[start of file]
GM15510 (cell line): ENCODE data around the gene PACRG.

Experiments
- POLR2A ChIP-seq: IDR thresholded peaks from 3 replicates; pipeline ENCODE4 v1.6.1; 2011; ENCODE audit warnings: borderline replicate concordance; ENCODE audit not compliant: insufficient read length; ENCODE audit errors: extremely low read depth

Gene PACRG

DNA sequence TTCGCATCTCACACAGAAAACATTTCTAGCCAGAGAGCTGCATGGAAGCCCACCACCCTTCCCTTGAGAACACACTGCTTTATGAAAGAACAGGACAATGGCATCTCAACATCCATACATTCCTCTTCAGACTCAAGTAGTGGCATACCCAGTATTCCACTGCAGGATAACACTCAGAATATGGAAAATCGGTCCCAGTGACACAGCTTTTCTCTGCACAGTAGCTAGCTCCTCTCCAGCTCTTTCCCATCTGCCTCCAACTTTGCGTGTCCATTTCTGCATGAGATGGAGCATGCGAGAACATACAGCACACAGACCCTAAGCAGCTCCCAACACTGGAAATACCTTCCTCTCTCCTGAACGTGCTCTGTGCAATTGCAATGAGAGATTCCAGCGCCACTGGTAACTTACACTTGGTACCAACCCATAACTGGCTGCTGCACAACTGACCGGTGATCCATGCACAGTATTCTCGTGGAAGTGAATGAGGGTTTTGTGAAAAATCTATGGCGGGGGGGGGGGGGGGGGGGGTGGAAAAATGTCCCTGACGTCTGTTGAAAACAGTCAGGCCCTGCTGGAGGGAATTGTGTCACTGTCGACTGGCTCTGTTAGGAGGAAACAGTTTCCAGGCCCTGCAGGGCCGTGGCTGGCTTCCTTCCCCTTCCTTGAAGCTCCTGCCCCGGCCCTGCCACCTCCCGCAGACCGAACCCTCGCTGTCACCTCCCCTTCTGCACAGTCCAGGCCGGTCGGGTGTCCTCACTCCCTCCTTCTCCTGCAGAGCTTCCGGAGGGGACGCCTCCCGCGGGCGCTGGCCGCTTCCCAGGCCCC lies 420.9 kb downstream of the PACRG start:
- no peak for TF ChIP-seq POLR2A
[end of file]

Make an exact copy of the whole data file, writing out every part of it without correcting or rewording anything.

GM15510 (cell line): ENCODE data around the gene PACRG.

Experiments
- POLR2A ChIP-seq: IDR thresholded peaks from 3 replicates; pipeline ENCODE4 v1.6.1; 2011; ENCODE audit warnings: borderline replicate concordance; ENCODE audit not compliant: insufficient read length; ENCODE audit errors: extremely low read depth

Gene PACRG

DNA sequence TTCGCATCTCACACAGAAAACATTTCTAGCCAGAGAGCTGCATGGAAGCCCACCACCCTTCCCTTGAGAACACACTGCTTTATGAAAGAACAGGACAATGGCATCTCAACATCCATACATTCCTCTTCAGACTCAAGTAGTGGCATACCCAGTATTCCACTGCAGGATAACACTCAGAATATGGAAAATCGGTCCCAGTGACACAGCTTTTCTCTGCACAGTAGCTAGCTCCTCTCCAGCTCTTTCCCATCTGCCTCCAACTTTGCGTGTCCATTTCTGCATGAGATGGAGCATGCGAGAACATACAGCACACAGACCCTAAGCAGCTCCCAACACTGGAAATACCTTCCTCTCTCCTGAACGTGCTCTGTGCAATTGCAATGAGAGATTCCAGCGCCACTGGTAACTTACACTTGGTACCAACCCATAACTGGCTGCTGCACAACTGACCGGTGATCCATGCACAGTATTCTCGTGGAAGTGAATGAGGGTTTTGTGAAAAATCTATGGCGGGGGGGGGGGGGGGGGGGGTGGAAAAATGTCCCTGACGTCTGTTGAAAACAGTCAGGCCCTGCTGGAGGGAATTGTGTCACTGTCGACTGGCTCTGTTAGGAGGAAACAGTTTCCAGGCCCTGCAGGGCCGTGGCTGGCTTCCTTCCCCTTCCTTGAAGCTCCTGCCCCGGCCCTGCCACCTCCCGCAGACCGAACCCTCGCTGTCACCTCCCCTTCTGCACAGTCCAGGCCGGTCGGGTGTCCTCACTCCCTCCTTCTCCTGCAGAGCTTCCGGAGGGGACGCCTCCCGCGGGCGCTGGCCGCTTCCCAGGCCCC lies 420.9 kb downstream of the PACRG start:
- no peak for TF ChIP-seq POLR2A